Review: Black Box is a troubling depiction of mental illness

Black Box title card (via WikiMedia)

Black Box title card (via WikiMedia)

C

Spoiler Alert: Tons of spoilers below
 

It doesn’t seem like TV can ever get mental illness on screen right. A bunch of shows have tried: Fox’s Mental, Showtime’s United States of Tara, NBC’s Do No Harm and most recently CBC’s Cracked, but none of them lasted very long. This time around ABC and Black Box take a swing at it and they learn it’s not easy subject matter to knock out of the park, not by a long shot. 

Black Box sincerely tries to reflect what life is like for someone with bipolar disorder, but the truth is it’s nearly impossible to do accurately while still maintaining the common TV conventions and be interesting at the same time. Not only that but to do so without offending at least someone is really tricky.

Catherine Black disposes of her med by flushing them down the toilet to get a manic high (screenshot via Watch ABC)

Catherine Black disposes of her meds by flushing them down the toilet to get a manic high (screenshot via Watch ABC)

This guy thinks its perfectly okay to draw on the walls of the "Neuroscience Research and Treatment Centre" (screenshot via Watch ABC)

This guy thinks its perfectly okay to draw on the walls of the “Neuroscience Research and Treatment Center” (screenshot via Watch ABC)

Black Box doesn’t do itself any favours in the regard of not offending people by portraying the bipolar main character, neuroscientist Catherine Black (Black Box, get it?), as someone who deliberately chooses to go off her meds for an incredible high. When she does, she has no self-control: she cheats on her boyfriend, goes haywire and then blames it all on her illness. Then Black does a complete 180 from the unstable mess she is to a respected neurosurgeon who becomes the solid rock mentally ill patients rely on. When she does, it’s now time for other characters, the patients, to completely cave in and go bonkers. For example, a young college-aged guy is literally painting/drawing on the walls in the “Neuroscience Research and Treatment Center” and then zones out by staring into space. It, like Black’s choice to go off her meds, has to make some out there think oh, come on, you have to know what you’re doing is wrong. It’s a very dangerous depiction of mental illness as some people who might stumble across this show on a Thursday night and haven’t had a mental illness themselves or know someone who has, might leave the show thinking mental illness is just a bullshit excuse to do whatever.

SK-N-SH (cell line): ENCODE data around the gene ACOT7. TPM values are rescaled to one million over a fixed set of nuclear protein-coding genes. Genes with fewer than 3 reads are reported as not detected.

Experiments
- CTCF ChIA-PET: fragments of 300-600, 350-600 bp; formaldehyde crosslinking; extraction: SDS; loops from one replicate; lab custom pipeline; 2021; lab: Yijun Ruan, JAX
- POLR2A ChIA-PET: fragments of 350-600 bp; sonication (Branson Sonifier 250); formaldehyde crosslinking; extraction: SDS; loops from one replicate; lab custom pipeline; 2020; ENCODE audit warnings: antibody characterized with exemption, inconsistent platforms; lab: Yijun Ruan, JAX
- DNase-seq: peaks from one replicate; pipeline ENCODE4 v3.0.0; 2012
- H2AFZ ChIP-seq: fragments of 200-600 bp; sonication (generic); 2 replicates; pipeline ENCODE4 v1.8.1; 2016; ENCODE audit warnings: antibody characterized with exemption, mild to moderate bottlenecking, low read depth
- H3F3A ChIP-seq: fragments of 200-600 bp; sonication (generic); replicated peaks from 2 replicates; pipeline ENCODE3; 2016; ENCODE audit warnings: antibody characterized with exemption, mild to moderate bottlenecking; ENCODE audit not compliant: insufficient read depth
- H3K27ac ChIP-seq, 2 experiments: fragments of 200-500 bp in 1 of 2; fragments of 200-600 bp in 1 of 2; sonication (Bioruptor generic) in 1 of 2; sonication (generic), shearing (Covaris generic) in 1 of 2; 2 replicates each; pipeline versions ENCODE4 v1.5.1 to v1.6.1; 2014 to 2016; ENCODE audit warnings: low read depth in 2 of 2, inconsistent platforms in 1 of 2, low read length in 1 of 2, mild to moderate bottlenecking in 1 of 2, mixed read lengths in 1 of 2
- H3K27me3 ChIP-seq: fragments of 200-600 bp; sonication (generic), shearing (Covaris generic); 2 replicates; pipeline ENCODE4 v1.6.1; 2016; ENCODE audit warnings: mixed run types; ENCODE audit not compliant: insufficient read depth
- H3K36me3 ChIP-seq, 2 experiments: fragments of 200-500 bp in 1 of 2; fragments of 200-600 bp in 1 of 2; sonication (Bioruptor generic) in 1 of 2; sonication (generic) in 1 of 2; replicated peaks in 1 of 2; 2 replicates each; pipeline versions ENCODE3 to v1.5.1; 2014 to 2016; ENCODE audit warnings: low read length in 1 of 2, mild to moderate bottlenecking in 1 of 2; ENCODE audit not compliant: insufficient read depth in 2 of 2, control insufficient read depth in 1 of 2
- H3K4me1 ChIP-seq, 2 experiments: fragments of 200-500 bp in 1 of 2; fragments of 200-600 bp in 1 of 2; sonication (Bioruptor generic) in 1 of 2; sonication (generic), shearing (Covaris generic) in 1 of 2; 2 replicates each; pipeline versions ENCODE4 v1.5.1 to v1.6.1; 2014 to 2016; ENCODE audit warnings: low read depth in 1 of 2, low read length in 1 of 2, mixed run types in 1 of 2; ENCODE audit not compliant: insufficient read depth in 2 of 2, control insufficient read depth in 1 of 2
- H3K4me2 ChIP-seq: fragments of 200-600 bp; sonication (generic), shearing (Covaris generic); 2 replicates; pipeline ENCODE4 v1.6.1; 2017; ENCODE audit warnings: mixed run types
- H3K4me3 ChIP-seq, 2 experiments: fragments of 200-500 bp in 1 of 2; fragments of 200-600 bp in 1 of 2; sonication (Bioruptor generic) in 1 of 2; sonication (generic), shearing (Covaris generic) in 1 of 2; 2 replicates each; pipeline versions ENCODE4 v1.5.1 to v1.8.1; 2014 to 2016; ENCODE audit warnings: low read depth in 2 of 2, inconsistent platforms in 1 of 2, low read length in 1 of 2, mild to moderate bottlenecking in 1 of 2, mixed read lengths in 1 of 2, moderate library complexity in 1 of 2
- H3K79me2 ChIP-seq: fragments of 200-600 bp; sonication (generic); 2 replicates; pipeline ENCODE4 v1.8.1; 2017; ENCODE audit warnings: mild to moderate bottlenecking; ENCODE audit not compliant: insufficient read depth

Catherine Black turns into a nymphomaniac when she's in a manic state (screenshot via Watch ABC)

Catherine Black turns into a nymphomaniac when she’s in a manic state (screenshot via Watch ABC)

Catherine Black swings around a streetlight in an manic state (screenshot via Watch ABC)

Catherine Black swings around a streetlight in an manic state (screenshot via Watch ABC)

Catherine Black lies in a hospital bed after a manic icident (screensht via Watch ABC)

Catherine Black lies in a hospital bed after a manic incident (screenshot via Watch ABC)

Adding to the show’s problems is the depiction of Black’s bipolar disorder. It’s so radical and intense making it hard to believe it’s real. Not only does she hook up with every guy with a pulse when she’s in a manic high, but she also starts frantically dancing (the show has quite a jazzy soundtrack by the way) after going off her meds, sometimes in the stairwell at work or on balcony ledges. In one instance, Black hooks up with some guy at work, has such ferocious sex with her fiancé that he’s bleeding by the end of it, then she runs out in the dark and swings around a streetlight while babbling incoherently on a phone. She’s subsequently hospitalized and is so out of control that they could barely keep her constrained in the ambulance. When Black gets out, she swings right into depression and then calls her therapist alone on a beach demanding she tells her a reason to live. (I don’t know how she was planning on killing herself, perhaps she was going to do the same as her mother by filling her pockets with rocks and walking into the ocean, which is a thing now apparently.) Somehow, just telling her work is a reason to live is enough for Black and then she’s back at work. The show’s depiction of bipolar disorder is so outlandish that it simply isn’t believable, not for a minute. Her highs are at superhuman heights and her low comes rather suddenly making it all seem preposterous. If what the show is saying is accurate, before medication for bipolar disorder was released (which I don’t think was very long ago) people ran around banging everyone and frantically danced in the streets and I can’t remember reading about that in history class. Regardless of how over the top the depiction of Black’s mental illness is you still have to wonder how she is able to practice as a neuroscientist (a respected neuroscientist at that) when she’s so unstable herself.